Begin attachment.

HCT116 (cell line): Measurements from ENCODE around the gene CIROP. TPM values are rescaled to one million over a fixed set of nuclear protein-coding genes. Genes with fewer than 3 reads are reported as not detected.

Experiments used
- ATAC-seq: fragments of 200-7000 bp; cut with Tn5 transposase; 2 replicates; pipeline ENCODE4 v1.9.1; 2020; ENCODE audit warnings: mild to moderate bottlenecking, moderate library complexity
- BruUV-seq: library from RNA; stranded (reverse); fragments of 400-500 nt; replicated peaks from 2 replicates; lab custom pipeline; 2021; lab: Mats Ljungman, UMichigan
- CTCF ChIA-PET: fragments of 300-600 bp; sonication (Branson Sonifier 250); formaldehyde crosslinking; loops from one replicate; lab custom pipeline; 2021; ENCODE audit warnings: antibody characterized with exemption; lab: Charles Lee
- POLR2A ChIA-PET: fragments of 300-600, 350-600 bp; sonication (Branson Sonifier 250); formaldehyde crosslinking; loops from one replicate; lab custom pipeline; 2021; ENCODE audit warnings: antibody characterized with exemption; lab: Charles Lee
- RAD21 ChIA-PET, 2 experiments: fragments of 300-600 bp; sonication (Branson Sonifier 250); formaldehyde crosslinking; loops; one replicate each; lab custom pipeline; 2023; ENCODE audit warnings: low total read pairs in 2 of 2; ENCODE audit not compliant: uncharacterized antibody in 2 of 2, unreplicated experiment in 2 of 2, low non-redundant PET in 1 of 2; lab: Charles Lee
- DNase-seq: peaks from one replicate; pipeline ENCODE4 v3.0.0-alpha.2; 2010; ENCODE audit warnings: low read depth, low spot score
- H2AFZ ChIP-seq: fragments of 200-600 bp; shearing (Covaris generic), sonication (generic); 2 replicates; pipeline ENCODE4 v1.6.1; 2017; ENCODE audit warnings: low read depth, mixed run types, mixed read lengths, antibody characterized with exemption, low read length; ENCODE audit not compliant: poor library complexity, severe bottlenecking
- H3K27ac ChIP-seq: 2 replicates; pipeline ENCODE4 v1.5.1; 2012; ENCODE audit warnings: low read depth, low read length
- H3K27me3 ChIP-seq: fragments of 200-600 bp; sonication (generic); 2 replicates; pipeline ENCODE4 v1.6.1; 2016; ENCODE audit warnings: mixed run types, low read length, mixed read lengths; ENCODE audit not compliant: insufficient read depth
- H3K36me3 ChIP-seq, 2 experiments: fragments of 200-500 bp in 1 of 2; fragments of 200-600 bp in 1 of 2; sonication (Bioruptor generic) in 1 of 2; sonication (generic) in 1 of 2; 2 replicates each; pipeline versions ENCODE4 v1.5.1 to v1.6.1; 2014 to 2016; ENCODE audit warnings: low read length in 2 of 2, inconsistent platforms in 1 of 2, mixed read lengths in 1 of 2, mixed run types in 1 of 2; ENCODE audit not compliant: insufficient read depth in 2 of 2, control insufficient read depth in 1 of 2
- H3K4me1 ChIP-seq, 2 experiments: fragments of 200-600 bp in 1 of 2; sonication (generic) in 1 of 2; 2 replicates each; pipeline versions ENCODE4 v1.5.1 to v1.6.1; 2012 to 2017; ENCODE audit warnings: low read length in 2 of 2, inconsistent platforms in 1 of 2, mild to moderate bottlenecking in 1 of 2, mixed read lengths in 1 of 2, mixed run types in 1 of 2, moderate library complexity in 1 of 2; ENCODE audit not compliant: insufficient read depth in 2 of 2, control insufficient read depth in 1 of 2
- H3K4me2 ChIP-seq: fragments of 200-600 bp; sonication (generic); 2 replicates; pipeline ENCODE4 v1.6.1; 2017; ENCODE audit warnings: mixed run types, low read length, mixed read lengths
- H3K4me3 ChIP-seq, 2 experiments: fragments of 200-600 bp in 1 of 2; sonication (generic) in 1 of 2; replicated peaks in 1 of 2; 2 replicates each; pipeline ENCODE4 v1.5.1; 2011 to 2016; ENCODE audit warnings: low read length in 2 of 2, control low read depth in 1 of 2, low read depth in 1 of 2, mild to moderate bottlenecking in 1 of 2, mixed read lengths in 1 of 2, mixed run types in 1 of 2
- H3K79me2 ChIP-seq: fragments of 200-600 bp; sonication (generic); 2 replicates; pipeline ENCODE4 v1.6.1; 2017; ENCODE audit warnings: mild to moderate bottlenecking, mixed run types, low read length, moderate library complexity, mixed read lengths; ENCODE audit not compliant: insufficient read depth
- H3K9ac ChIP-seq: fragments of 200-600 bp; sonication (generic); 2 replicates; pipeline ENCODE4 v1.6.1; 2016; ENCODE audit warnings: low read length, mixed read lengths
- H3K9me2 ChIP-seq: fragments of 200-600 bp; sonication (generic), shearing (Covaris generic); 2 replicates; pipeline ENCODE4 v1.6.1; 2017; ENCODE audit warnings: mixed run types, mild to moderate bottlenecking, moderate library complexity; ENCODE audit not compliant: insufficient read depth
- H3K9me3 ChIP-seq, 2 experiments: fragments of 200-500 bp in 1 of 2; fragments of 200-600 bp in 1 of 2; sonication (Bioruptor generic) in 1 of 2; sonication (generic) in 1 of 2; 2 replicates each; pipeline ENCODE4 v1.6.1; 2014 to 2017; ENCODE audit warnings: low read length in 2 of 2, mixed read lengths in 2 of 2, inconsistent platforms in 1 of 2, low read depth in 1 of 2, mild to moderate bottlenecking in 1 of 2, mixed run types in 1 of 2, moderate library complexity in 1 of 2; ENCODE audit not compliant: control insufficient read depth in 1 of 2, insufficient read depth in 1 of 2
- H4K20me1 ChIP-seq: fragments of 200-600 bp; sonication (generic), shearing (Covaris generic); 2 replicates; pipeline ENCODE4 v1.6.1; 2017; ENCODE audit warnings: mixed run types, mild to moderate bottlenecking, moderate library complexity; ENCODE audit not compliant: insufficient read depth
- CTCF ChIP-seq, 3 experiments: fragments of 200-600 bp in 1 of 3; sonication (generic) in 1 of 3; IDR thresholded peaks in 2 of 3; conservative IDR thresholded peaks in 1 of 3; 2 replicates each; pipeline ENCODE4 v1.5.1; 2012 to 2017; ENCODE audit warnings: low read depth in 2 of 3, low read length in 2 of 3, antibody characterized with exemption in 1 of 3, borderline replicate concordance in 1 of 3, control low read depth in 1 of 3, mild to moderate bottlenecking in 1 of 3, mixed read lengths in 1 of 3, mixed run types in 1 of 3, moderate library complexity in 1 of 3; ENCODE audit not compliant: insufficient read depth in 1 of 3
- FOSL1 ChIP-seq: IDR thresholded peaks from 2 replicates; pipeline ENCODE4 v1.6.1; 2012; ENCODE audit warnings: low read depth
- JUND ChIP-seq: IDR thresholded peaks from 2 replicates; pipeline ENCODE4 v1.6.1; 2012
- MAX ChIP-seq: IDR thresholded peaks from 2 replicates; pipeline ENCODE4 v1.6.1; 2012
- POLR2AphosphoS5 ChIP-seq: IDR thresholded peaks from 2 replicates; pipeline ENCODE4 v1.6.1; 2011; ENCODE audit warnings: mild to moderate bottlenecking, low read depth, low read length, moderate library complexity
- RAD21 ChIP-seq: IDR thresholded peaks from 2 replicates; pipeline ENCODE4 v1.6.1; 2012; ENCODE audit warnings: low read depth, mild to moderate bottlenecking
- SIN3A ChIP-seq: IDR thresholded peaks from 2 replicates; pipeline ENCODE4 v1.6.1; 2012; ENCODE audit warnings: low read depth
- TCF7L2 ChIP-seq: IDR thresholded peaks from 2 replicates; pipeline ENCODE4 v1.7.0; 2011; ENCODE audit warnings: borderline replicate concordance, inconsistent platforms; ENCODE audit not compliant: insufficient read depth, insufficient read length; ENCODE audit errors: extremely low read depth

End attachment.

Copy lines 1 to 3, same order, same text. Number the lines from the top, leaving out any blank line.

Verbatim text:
HCT116 (cell line): Measurements from ENCODE around the gene CIROP. TPM values are rescaled to one million over a fixed set of nuclear protein-coding genes. Genes with fewer than 3 reads are reported as not detected.

Experiments used
- ATAC-seq: fragments of 200-7000 bp; cut with Tn5 transposase; 2 replicates; pipeline ENCODE4 v1.9.1; 2020; ENCODE audit warnings: mild to moderate bottlenecking, moderate library complexity